by Andrew G. Bostom
Reported by the London Evening Standard, to its own self-described “shock,” a decade after British troops entered this chronically war-torn Muslim backwater, the publication:
…has uncovered shocking evidence of an eight-year-old girl who was married off to a policeman for cash. She was sold to the officer, in his twenties, in clear breach of laws introduced two years ago to protect women. She was then the subject of a remarkable battle that symbolises the plight of girls in Afghanistan. Her story vividly highlights the failure to bring about social reforms in the stricken nation, despite the long presence of British forces. It is revealed ahead of tomorrow’s 10th anniversary of the first air strikes on Afghanistan and is a grim reminder of how once-high hopes for democracy, modern justice and social progress there have been dashed.
The child was sold to a member of the Afghan border police, a state employee, within the past year by her father in the southern Helmand district of Garmsir. A price was agreed with the father and the marriage was duly solemnized in a ceremony with a mullah. This was against Afghan state law on marriage but the ceremony gave legitimacy and status in the eyes of the communities and the families. (Religion of Peace)
The awful plight of this eight-year-old Afghan child was then compounded by an almost fittingly tragic and bizarre (to Westerners, or anyone of modern sensibilities) “custody battle,” resolved, of course, with the appropriate Islamic remedy, imposed by Muslim arbiters. Robert Fox, Defense Correspondent for the London Evening Standard provides these further unsettling details:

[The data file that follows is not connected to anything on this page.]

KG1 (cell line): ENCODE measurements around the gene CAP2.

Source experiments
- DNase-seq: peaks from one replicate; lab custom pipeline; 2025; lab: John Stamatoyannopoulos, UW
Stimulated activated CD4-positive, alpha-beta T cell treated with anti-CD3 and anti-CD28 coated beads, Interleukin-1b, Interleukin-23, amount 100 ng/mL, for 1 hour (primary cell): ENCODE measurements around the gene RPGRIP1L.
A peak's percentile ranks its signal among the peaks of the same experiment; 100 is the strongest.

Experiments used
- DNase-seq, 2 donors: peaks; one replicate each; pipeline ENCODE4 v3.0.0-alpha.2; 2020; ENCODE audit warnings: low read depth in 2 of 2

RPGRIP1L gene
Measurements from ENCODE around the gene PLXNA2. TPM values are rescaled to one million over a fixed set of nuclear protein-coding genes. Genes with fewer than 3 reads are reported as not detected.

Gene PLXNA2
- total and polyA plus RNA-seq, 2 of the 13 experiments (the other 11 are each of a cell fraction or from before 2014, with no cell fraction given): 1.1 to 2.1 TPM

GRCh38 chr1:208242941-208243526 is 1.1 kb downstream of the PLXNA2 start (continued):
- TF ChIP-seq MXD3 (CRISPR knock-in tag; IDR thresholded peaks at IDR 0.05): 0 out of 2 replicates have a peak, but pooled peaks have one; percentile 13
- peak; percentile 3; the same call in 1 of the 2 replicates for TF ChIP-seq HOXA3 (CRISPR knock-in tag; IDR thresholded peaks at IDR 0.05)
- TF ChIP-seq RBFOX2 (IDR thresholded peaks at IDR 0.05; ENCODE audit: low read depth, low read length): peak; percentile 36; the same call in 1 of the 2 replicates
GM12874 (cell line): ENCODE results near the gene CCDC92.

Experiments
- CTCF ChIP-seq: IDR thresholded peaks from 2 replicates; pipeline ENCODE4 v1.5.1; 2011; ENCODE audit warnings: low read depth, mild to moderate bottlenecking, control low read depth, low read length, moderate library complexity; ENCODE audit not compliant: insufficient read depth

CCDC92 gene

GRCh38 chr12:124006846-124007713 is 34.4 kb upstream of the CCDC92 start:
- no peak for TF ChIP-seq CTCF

It was agreed in the deal that the groom would not have sex with the bride until she had passed puberty. Under current law, the legal lower age for marriage is 16. After a few months, the father returned to the bridegroom’s family to complain. In breach of the contract, the husband had attempted sex with the child bride. This was referred, with the help of international advisers and counselors, to the legal authorities. The public prosecutor and the Haquq, the local arbitrator and a key figure in community justice in Afghanistan, were requested to consider a prosecution against the abusive husband.
“The child was taken into custody,” said my source, a governance adviser from the international community. “She was examined by a US Marine doctor and was found to have been interfered with (a rather transparent euphemism for sexual abuse).” At this point, the authorities decided this was a matter not for the law of Afghanistan but community and tribal custom…
…The fate of the above mentioned eight year old is, unsurprisingly, tragic. The village elders decided that the husband had breached the agreement and so should pay the bigger bride price demanded by the father. They also ruled the child should return to her husband, whatever the risk to her health, happiness and even life.